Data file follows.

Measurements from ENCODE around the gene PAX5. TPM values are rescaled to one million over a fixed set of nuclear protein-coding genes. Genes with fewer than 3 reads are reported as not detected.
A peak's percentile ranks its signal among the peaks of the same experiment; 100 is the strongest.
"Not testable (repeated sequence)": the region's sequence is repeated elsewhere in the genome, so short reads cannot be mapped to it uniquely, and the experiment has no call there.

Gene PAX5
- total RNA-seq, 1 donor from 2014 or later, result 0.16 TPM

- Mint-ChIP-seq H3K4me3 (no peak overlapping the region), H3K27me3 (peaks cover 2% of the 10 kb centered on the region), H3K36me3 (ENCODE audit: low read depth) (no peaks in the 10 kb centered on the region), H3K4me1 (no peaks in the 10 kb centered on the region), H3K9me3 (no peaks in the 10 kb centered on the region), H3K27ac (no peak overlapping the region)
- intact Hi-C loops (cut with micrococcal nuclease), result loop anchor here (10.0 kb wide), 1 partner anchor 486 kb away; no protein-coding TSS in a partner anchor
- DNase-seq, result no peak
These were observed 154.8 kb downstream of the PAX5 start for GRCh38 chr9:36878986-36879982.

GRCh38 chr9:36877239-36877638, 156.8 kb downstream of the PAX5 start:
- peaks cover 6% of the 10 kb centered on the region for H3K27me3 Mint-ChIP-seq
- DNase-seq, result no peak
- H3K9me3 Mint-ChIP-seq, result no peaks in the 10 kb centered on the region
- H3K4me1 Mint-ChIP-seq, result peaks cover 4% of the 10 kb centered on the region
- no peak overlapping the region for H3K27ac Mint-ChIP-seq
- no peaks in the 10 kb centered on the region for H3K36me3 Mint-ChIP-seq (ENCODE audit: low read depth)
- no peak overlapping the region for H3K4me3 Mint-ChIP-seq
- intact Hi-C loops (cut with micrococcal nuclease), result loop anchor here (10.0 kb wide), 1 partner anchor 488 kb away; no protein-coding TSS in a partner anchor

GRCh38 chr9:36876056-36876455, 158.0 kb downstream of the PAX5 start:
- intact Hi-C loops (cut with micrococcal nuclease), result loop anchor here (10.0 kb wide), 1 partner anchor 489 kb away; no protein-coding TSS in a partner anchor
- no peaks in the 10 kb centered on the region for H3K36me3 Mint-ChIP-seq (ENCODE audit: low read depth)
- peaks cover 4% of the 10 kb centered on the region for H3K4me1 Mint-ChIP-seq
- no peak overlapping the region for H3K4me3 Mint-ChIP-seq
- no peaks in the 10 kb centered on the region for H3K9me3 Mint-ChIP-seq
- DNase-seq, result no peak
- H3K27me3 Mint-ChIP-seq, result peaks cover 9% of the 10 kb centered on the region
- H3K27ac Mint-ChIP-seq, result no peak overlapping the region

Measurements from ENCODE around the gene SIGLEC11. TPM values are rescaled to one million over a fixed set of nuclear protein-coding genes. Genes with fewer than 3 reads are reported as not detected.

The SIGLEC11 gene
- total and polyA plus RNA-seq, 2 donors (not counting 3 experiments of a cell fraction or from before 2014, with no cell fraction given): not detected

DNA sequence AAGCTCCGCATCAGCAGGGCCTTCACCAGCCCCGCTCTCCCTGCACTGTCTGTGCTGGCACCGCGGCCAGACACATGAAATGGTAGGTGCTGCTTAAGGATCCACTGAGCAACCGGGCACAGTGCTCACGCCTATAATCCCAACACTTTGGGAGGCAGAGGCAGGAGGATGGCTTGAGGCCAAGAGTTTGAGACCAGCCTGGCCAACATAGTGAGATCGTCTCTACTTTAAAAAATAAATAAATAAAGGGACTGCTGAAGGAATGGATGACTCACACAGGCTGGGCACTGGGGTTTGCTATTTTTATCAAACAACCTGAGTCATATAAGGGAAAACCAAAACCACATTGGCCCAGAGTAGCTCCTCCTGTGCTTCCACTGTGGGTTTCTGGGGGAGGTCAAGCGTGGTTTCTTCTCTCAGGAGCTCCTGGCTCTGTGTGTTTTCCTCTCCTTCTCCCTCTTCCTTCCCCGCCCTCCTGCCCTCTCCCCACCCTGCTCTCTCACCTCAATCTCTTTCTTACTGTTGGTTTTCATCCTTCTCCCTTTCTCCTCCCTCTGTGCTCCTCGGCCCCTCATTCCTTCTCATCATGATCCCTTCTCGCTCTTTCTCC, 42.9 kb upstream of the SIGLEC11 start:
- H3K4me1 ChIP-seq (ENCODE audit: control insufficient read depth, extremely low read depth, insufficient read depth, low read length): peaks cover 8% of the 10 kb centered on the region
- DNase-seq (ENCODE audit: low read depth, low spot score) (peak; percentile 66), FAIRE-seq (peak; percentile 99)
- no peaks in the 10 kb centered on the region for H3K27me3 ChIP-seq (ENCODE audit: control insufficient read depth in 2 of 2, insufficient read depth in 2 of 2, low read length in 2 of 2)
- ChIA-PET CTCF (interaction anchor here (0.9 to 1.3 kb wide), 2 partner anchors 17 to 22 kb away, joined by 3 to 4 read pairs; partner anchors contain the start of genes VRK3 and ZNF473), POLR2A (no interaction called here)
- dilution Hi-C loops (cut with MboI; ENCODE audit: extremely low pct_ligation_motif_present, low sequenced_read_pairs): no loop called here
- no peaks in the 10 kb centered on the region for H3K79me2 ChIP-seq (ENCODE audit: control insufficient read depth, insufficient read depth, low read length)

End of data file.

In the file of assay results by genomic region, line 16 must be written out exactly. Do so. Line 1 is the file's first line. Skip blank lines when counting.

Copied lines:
- no peaks in the 10 kb centered on the region for H3K36me3 Mint-ChIP-seq (ENCODE audit: low read depth)